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Sunday, November 11, 2012

Author Interview: Bettye Griffin

Today I am pleased to present to you all the thirtieth in a series of Author Interviews. Recently I sat down with the puzzle-solving Bettye Griffin and our conversation went something like this:


Paul:  I like to start my interviews by asking if you have any writing rituals?
Bettye: Other than that I try to create 1000 new words each day (and I usually meet this goal if I’m not in the editing phase), no. I write different ways (type or dictate) and in different places (my office, my bedroom, the patio, the “Internet caf√©,” in my basement).

Paul:  If someone had the power to step into your creative mind what would they see?
Bettye: A mind that is always at work, taking every interesting situation I encounter personally or hear about secondhand and asking the “what if?” question to fictionalize it.

Paul:  What is a typical day for you? 
Bettye: Every day is unique.  I’m a great adapter, and that’s what helps get the work done!

Paul:  In all the years you’ve been publishing your work, what is the biggest mistake you made that you could share so others can avoid making it? 
Bettye: I’m sure I’ve made some mistakes, but nothing comes to mind. I have not pursued a traditional career… I did not release titles as often as I should have in the beginning (they recommended every six months) and did not write family series (still don’t, because I don’t particularly care for them). I believe in doing what’s best for me at that particular time in my life, and also in writing what I enjoy. Works for me!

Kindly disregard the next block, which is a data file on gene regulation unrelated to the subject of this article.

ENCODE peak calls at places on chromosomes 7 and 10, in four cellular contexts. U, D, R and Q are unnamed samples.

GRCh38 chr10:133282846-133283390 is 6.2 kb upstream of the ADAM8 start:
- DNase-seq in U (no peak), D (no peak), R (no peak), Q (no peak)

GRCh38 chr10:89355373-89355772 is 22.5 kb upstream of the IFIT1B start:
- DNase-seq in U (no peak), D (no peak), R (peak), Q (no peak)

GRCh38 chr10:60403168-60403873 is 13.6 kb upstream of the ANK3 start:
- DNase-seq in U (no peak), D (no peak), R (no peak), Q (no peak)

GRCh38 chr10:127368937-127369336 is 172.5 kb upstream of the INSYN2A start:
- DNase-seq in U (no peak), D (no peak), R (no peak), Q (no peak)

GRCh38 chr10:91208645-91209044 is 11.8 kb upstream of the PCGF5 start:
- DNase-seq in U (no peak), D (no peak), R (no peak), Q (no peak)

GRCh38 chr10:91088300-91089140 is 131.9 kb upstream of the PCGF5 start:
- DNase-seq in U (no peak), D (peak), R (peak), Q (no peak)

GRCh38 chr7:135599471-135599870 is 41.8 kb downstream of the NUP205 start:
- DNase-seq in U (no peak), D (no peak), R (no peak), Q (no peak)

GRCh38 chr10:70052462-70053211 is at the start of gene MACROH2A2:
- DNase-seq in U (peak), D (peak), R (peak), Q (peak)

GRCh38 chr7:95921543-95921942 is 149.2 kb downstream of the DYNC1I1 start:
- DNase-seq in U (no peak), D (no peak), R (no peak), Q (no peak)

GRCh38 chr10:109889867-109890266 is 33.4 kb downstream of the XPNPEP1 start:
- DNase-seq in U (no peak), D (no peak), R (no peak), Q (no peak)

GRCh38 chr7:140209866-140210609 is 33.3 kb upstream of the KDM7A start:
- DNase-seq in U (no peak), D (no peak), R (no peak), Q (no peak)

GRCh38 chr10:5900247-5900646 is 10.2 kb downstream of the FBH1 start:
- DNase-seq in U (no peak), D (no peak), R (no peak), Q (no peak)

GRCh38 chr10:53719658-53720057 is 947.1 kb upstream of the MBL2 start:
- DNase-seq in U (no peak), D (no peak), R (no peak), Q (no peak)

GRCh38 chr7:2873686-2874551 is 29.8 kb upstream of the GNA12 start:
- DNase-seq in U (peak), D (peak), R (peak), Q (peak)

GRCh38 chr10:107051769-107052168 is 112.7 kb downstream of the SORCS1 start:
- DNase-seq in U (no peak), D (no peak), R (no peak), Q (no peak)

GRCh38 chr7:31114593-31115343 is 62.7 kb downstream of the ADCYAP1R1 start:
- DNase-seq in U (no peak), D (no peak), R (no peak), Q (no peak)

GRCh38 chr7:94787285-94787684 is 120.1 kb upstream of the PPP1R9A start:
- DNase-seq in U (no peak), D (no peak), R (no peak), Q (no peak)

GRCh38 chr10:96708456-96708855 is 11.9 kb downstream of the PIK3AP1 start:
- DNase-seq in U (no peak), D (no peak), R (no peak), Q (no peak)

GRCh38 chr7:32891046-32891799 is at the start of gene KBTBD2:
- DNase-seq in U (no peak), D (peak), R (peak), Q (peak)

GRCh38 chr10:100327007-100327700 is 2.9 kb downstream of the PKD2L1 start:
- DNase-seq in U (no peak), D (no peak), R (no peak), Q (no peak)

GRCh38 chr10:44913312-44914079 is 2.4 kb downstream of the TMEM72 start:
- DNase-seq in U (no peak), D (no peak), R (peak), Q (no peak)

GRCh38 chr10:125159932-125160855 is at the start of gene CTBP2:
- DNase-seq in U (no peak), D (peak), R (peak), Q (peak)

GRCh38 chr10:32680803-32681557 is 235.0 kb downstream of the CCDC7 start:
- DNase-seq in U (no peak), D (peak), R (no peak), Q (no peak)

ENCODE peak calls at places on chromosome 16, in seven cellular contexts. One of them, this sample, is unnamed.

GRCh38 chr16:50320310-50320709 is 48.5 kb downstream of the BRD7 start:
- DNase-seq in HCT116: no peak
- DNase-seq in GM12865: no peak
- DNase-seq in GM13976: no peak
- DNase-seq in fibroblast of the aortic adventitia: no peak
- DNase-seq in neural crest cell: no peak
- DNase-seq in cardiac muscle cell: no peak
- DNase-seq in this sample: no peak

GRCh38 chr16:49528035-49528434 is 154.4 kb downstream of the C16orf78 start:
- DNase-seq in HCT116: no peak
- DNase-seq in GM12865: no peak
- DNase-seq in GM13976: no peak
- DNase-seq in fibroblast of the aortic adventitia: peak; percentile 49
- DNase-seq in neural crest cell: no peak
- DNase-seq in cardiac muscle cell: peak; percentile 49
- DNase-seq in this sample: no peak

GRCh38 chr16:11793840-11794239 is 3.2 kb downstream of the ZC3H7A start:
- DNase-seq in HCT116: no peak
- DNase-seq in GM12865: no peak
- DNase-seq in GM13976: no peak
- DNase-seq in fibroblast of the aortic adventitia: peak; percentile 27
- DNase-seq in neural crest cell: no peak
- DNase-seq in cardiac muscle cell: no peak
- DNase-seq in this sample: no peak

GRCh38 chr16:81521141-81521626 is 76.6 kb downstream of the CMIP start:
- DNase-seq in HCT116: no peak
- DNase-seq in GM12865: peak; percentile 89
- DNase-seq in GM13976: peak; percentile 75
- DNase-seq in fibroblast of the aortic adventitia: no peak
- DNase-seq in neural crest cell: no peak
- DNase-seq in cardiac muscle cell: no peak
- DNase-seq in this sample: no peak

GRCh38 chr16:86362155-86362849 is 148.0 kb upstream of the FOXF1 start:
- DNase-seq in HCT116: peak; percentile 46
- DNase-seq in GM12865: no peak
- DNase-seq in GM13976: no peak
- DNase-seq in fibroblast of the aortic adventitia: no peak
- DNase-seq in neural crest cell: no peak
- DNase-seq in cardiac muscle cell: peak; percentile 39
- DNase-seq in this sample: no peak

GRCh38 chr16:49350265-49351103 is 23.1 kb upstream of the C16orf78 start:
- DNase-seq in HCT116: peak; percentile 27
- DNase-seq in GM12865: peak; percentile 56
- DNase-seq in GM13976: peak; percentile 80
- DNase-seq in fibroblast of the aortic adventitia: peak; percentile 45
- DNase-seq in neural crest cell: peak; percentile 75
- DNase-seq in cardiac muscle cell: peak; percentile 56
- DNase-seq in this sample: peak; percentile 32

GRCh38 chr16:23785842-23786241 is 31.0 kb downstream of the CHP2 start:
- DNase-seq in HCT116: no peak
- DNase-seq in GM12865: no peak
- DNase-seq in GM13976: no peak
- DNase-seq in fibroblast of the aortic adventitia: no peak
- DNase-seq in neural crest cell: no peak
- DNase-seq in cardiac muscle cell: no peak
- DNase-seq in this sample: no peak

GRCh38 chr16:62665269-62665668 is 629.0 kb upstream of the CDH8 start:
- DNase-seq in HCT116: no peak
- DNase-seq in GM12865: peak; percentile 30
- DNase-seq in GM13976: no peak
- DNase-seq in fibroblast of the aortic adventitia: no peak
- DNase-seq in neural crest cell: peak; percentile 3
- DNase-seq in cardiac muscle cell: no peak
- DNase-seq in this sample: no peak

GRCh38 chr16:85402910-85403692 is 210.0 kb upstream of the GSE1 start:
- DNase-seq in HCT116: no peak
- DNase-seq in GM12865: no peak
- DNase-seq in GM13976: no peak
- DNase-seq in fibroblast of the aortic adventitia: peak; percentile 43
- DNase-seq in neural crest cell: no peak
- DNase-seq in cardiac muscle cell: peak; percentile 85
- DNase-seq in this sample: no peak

Paul:  How do you find the time to write?
Bettye: At this time I don’t work outside the home, but I’m not the type who can sit down and write eight hours a day, and believe me, I tried. My brain just isn’t set up that way. I do my best work in short spurts. On days where I have to run errands, I am very productive by dictating text into my handheld recorder (which corresponds to my Dragon voice recognition software; I hook it up to my laptop and it transcribes my words for me). When I am home, often directly speaking into a microphone and letting Dragon transcribe my words is faster than typing them myself and is also easier on my wrists.

Paul:  What is one thing you hope I do not tell the readers?
Bettye: I don’t think there’s anything for you to tell; you don’t really know much about me. (But answering this question would be giving it away, wouldn’t it?)

Paul:  If you are self-published, what led to you going your own way?
Bettye: I originally wrote for traditional publishers, doing 10 contemporary romances for one and 6 women’s fiction works for another. I was still under contract to the women’s fiction publisher when I indie-pubbed my first title, Save The Best For Last, in 2009, because it didn’t sell (my romance publisher had dropped me) and I believed in the project. When my other publisher gave me the boot as well the following year, my indie publishing outlet, Bunderful Books, became the source of all my work. I also got back the rights to all ten of my romance titles.

Paul:  Do you plot your stories or do you just get an idea and run with it?
Bettye: I absolutely plot my stories. I got into this habit when I was writing for traditional publishers. I would sell my stories based on the strength of my synopsis. It can take me forever to summarize a plot, but in the long run it saves time. No writing a few chapters and then wondering what happens next or abandoning the project, and no throwing out large portions of text because I decide it doesn’t fit the story. I have been known to wander from my original storyline if I can improve on it, but I outline every project before starting.

Paul:  Do you do a lot of editing or do you find that as time goes on your writing is more fully-formed?